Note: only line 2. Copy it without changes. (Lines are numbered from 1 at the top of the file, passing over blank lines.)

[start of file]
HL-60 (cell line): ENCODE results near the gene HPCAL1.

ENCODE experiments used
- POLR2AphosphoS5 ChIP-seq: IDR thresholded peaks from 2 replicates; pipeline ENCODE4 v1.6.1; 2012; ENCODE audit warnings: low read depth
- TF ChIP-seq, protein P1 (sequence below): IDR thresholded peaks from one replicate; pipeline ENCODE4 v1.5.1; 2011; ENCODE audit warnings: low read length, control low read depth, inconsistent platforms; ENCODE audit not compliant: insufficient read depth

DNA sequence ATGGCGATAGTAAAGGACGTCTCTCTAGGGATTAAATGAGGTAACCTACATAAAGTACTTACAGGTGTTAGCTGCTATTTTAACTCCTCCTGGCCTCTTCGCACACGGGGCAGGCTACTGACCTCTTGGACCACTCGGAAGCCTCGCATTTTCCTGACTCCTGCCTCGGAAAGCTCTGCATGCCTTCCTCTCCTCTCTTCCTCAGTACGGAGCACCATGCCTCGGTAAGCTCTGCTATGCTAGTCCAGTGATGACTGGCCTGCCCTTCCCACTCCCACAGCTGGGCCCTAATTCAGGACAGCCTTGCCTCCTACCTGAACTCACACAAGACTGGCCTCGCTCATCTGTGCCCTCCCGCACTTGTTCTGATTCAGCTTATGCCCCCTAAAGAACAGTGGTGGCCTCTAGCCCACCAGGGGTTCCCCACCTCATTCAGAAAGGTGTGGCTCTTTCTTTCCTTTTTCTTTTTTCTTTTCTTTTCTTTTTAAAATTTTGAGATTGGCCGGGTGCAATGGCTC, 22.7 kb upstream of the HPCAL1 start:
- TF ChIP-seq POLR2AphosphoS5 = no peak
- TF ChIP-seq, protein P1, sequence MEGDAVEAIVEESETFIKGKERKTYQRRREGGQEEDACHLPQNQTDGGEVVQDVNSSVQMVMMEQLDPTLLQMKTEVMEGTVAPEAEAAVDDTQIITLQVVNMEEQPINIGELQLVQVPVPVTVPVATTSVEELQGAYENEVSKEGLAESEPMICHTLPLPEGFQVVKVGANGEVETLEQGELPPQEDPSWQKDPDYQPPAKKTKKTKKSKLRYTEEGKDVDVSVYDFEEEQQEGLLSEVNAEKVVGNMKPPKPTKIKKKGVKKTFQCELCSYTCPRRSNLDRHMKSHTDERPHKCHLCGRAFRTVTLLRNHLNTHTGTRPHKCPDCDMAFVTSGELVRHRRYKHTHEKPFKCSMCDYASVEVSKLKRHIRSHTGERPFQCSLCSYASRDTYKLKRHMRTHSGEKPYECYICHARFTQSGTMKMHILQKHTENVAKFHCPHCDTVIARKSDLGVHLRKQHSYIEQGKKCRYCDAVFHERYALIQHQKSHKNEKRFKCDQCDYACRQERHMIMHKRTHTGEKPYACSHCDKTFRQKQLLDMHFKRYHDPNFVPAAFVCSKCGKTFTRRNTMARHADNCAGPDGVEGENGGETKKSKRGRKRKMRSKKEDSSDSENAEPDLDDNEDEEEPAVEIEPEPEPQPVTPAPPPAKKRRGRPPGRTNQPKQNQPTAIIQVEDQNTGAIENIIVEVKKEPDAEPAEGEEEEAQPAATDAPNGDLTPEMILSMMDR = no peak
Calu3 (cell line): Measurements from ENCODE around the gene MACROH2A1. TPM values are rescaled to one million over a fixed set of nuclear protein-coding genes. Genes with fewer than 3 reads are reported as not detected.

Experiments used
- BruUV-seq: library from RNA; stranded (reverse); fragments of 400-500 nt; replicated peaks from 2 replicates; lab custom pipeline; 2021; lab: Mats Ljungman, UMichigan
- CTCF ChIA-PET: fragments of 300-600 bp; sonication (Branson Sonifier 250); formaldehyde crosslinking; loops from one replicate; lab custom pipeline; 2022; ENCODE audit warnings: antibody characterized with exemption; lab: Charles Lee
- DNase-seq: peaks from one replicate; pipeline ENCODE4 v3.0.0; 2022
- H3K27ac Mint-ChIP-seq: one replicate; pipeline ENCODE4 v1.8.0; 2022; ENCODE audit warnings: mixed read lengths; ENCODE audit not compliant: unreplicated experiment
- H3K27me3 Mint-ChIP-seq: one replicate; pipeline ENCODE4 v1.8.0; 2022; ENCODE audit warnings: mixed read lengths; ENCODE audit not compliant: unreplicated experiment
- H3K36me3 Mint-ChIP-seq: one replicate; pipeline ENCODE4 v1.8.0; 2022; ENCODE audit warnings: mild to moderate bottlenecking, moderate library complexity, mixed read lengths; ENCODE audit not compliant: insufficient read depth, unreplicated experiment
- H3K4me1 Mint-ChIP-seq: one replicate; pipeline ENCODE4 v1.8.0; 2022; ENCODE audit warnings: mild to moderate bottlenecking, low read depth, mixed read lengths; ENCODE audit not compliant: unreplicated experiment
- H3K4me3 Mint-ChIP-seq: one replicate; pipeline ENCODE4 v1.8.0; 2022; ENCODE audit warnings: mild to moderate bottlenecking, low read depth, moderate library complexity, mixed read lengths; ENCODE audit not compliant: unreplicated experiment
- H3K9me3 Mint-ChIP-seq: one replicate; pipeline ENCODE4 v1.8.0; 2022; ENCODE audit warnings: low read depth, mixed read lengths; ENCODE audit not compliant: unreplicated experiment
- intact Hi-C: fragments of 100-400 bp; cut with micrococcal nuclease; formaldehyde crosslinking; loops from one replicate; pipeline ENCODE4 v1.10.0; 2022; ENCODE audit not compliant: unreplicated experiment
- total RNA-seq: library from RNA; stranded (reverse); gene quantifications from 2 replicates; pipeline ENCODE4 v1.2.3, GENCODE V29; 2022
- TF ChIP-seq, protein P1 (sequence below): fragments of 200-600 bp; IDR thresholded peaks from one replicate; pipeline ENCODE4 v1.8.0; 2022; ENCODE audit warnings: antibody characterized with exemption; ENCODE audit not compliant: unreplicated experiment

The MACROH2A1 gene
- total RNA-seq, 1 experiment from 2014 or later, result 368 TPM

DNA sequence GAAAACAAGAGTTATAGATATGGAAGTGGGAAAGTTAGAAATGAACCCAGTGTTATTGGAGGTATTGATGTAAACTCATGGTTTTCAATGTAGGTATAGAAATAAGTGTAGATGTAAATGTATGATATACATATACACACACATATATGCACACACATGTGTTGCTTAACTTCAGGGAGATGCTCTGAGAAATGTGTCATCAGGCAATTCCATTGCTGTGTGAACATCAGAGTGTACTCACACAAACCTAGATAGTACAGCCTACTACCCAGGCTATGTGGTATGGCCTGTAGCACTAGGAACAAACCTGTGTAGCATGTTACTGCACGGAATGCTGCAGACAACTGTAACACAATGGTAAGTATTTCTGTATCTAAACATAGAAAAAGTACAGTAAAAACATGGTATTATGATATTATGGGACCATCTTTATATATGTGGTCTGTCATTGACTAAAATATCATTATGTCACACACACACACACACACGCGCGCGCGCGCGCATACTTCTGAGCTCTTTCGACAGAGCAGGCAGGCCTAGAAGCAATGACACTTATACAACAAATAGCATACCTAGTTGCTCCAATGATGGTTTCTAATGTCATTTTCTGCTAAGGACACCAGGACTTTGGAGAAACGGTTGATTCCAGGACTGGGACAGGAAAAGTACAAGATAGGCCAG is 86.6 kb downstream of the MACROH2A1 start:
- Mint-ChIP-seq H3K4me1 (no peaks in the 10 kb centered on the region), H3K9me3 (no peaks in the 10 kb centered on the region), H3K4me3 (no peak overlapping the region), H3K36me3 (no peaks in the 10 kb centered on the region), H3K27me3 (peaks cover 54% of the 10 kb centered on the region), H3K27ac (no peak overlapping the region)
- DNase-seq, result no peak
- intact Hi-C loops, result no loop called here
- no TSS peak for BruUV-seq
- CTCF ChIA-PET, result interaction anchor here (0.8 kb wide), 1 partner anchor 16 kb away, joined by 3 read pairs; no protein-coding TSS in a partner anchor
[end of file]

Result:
ENCODE experiments used